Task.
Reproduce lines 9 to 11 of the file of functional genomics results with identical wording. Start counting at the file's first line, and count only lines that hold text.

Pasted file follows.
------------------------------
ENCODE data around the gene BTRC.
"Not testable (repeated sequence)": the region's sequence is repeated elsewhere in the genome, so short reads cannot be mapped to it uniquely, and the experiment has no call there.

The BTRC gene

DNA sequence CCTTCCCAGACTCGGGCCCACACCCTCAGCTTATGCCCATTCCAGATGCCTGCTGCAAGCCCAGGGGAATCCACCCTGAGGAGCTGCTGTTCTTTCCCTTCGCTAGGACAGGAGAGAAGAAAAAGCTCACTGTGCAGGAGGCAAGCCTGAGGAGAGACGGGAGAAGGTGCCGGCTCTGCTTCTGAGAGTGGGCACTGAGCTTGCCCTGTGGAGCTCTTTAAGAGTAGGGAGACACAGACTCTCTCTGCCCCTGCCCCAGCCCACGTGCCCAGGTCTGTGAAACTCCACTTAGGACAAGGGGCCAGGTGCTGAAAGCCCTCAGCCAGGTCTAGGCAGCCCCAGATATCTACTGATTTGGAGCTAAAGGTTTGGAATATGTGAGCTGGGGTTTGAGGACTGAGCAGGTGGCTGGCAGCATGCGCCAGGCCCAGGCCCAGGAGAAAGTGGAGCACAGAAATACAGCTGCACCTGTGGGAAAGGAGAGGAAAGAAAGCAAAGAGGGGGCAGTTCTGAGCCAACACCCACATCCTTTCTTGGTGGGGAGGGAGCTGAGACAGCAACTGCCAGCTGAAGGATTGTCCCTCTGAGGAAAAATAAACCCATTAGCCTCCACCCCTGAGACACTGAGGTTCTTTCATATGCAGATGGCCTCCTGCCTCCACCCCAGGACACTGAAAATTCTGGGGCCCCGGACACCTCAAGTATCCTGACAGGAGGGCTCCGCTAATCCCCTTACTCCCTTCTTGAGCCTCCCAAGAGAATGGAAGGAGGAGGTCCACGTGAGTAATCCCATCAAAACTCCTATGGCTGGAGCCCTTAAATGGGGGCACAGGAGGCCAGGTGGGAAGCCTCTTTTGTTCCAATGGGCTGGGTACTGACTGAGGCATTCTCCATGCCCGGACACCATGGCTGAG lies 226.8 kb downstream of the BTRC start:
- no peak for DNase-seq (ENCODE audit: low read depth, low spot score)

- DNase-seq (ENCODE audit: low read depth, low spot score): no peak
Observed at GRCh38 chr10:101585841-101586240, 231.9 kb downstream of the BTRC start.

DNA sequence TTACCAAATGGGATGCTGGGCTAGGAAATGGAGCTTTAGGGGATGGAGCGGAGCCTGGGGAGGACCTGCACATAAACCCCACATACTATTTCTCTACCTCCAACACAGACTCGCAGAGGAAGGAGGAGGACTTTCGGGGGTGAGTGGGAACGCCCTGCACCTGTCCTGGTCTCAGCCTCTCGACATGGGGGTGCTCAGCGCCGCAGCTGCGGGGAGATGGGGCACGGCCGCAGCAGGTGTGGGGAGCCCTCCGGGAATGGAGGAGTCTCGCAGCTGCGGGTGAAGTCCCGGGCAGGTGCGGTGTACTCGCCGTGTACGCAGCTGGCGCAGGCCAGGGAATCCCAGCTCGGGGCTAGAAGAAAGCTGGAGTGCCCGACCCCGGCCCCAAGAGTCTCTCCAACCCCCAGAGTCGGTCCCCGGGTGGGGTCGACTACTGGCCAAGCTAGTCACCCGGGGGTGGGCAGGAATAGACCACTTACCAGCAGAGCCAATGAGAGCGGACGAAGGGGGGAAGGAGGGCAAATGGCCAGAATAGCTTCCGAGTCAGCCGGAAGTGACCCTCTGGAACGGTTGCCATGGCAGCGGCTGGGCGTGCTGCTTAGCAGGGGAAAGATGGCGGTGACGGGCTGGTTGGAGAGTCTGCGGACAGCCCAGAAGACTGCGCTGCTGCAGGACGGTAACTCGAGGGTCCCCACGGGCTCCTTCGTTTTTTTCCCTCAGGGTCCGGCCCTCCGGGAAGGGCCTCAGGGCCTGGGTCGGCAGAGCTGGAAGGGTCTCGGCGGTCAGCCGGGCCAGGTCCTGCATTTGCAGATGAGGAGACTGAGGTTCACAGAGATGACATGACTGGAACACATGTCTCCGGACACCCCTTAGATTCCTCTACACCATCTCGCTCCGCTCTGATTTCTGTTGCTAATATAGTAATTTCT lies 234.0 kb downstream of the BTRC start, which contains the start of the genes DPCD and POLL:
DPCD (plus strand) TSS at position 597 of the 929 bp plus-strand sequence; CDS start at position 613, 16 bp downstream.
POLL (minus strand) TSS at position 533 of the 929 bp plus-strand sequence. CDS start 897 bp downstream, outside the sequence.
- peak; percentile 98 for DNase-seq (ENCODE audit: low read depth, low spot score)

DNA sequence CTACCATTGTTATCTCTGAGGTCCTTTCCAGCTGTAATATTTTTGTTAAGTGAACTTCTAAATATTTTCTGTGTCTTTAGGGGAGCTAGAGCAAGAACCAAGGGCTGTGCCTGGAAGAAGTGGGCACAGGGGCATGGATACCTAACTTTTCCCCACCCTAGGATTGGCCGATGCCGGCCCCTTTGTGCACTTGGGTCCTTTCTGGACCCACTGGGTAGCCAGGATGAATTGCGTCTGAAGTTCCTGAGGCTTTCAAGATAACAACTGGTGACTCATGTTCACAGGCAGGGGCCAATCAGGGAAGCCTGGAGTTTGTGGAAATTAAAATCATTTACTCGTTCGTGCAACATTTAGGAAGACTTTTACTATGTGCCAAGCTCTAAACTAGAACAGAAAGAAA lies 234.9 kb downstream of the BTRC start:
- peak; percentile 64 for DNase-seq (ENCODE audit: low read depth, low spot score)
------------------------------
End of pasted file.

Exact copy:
DPCD (plus strand) TSS at position 597 of the 929 bp plus-strand sequence; CDS start at position 613, 16 bp downstream.
POLL (minus strand) TSS at position 533 of the 929 bp plus-strand sequence. CDS start 897 bp downstream, outside the sequence.
- peak; percentile 98 for DNase-seq (ENCODE audit: low read depth, low spot score)